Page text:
According to McKinsey, 65% of the 2,000 companies analyzed had positive ESG implications on corporate equity returns, while 8% had negative outcomes. As a result, supply chain directors must evaluate how sustainable each product component is, from how it is created to how it is packed, and what happens when it reaches the end of its useful life. All of this in the service of achieving environmental goals.

Circular supply networks give verifiable insights into supply chain carbon footprints, enabling companies to meet net-zero targets and create motivating campaigns to attain them.

Multi-tier supply chain collaboration

Just-in-time planning and relying solely on tier-1 suppliers are no longer viable options. Instead, supply chain executives are preparing for multi-tier supply chains by establishing, monitoring, and developing collaborative partnerships. 

To develop confidence in multi-tier supply chains, stakeholders must share information in a way that conforms with legislation, data privacy, and security considerations. 

With end-to-end encryption, blockchain-based trust, and intuitive, easy-to-use portals, leaders should seek solutions that enable safe, dependable portal-based access that encourages collaboration and protects competitive advantages.

Investing in data infrastructure

Supply chains require visibility at every level to allow for agility and calibrated risk management. So what is the best way to get there? Data centralization is the solution. Using a centralized data infrastructure helps improve visibility at all levels of the global supply chain, reduce manual touches in operations, and reduce risks.

A well-developed data infrastructure is becoming a top priority for supply chain executives because of better connectivity and diversity. Due to many different technological platforms, comprehensive supply chain data management is no longer a choice, since stakeholders must now handle huge amounts of data. The requirement for enhanced visibility is driving the need for data aggregation to enable information analytics.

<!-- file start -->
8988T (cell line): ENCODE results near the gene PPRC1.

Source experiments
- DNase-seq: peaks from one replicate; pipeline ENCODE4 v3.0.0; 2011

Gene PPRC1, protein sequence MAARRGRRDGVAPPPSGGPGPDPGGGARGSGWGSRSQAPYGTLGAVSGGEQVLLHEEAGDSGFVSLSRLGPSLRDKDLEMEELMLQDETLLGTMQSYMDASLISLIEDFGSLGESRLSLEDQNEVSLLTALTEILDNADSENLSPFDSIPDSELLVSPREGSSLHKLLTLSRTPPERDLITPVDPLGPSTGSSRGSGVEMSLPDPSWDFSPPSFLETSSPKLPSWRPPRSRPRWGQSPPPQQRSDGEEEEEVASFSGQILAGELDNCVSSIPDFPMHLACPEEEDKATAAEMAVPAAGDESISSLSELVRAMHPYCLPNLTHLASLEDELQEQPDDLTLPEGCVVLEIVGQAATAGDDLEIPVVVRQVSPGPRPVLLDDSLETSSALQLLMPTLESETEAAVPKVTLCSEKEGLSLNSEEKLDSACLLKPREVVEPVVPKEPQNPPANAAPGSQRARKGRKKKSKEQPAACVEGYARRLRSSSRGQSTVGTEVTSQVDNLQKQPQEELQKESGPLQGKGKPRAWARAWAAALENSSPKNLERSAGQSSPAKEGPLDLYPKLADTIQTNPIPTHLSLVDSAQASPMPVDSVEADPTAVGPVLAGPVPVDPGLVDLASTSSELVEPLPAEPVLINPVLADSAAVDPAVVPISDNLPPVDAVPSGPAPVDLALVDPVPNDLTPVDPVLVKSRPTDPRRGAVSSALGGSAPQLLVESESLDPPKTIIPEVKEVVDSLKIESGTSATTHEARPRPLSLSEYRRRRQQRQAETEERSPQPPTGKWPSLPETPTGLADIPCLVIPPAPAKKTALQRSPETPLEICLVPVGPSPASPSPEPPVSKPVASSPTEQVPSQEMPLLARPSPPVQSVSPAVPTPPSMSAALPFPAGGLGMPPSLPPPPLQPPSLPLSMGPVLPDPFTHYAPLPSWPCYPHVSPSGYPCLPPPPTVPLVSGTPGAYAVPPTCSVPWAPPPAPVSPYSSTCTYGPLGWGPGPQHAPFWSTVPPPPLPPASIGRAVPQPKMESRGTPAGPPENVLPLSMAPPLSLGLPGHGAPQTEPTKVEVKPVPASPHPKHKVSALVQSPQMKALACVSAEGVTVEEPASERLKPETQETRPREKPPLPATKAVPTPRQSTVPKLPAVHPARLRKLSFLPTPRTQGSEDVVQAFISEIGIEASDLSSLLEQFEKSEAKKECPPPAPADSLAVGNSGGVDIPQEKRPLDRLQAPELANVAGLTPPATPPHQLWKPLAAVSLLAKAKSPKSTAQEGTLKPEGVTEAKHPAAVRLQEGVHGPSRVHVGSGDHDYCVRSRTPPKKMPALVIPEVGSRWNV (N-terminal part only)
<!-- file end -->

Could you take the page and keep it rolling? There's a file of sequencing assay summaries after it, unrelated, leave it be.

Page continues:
Supply chain visibility platforms, or so-called control towers, can provide end-to-end visibility and even add coordination and collaboration while working in tandem with the numerous enterprise and legacy systems in place. 

Companies will need to develop new demand sensing models for scenario planning that take into account the factors that impact them, such as distribution channels, partners, and customers, as well as multi-enterprise scenario planning skills. Supply chain cooperation will enable intelligent supply chain analytics to decrease risks, improve procurement performance, and accelerate forecasting.

Step into 2022 with an end-to-end supply chain visibility by Agistix

Despite the extensive use of contemporary technology, many supply chain activities are controlled manually, with a heavy dependence on outdated equipment and systems. 

Consolidating these separate systems into one integrated environment to effectively maintain contemporary supply chain demands is a new issue for the industry.

At Agistix, we strongly support any IoT, autonomous car, and algorithm-based technology breakthroughs. All of these technologies assist in improving data quality and timeliness, but there is a catch: the expanding number of diverse data sources. 
Learn more about Agistix supply chain solutions here.

Author

Trevor Read

President at Agistix based in San Francisco. I am an entrepreneur with a passion for data, and technology. I am results-oriented and committed to developing fast-deployment solutions to help customers seize the new opportunity coming from big data in the global supply chain.